Reflective thinking is a meaning-making process that analyzes a specific memory in order to understand oneself, morality, and the human condition. A reflection is more than a retelling of an event. A reflection is an examination of that event in memory. If memory forms identity, reflection enables self-realization. Everyone has memories that continually stick out. These memories, in some ways, are the sources of significance. One may not like what he or she discovers, but through such discovers one becomes a better human being.
First, tell the story of an event.
Second, analyze the event.
Third, state and explain the moral or the fact about human condition or the fact about yourself. More often than not, a fact about oneself is also a fact about the human condition.
Fourth, take that moral or fact and make it your thesis statement. Go to the beginning of your essay, insert your thesis, and write an opening paragraph around it. The paragraph should broadly contextualize the thesis statement.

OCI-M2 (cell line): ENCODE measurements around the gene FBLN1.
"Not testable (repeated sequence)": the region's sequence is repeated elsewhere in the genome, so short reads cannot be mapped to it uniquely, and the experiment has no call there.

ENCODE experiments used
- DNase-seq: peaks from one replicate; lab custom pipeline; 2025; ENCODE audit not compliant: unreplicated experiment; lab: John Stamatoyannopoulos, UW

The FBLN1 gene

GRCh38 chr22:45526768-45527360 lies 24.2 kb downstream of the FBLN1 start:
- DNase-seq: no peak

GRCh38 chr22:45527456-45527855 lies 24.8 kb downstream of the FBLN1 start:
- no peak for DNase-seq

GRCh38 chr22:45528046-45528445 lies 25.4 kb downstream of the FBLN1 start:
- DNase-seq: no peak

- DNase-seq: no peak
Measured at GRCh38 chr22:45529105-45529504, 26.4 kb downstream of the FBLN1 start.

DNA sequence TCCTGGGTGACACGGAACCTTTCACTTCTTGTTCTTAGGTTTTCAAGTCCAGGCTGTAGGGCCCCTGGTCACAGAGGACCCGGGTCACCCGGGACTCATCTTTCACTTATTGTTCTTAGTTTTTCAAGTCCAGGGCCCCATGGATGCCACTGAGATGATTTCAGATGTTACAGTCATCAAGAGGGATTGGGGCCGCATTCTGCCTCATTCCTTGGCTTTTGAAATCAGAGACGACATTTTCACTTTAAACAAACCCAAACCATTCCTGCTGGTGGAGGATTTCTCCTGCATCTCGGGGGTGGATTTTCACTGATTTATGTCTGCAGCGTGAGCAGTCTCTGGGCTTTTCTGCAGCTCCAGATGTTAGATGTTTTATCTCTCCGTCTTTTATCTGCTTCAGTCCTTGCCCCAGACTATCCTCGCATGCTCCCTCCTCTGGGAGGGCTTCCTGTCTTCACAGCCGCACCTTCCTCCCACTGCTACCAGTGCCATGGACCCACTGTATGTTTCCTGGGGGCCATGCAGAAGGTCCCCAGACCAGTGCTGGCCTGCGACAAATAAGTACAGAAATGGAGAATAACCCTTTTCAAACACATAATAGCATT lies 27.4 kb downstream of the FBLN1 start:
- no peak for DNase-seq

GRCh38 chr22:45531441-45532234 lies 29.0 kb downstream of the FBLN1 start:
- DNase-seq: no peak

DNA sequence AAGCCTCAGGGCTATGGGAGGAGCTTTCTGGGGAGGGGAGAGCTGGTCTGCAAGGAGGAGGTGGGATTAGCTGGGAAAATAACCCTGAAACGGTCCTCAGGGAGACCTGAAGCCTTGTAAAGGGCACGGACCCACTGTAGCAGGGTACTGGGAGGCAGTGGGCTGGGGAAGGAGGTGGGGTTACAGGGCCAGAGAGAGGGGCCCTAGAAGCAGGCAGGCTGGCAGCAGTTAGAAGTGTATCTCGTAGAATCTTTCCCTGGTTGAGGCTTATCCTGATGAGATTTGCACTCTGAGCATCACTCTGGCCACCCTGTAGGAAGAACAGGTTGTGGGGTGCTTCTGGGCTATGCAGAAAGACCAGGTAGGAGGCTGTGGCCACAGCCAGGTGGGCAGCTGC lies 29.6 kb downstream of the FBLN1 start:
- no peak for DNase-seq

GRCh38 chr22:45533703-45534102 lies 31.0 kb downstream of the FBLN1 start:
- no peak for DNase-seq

Reflections need not be specific to an individual experience. Writing about the time a bully pushed you off a swing, for example, is fine for reflection. Much like old folk remember Pearl Harbor and the Kennedy Assassination, I remember 9/11. I remember where I was, I remember a sky without airplanes, and I remember the national mood at the end of the day. The event is not as direct as falling off a swing, but it is certainly grounds for reflection. Feel free to reflect on indirect experiences, American experiences, and human experiences like landing on the moon. Do notI say do notwrite about your entire childhood. Write on one specific event. Keep the essay PG-13 or lighter.
Two to three pages
What Ill be looking for:
Clear, concise, and precise sentences with strong yet accurate verbs.
One thought per sentence.
One developed idea per paragraph.
An interesting and insightful analysis.
An interesting and original moral or fact derived from the reflection.
The absence of the following words: very, really, truly, actually, only, just, ever, never, all, seem, how, way, [and] also. Also, do not use the word being unless it follows the word human.
Dont use second person.
The absence of passive voice. E.g., B is done by A. Write instead A does B.
The absence of verbs of being. E.g., She is sitting on the ground She sits on the ground.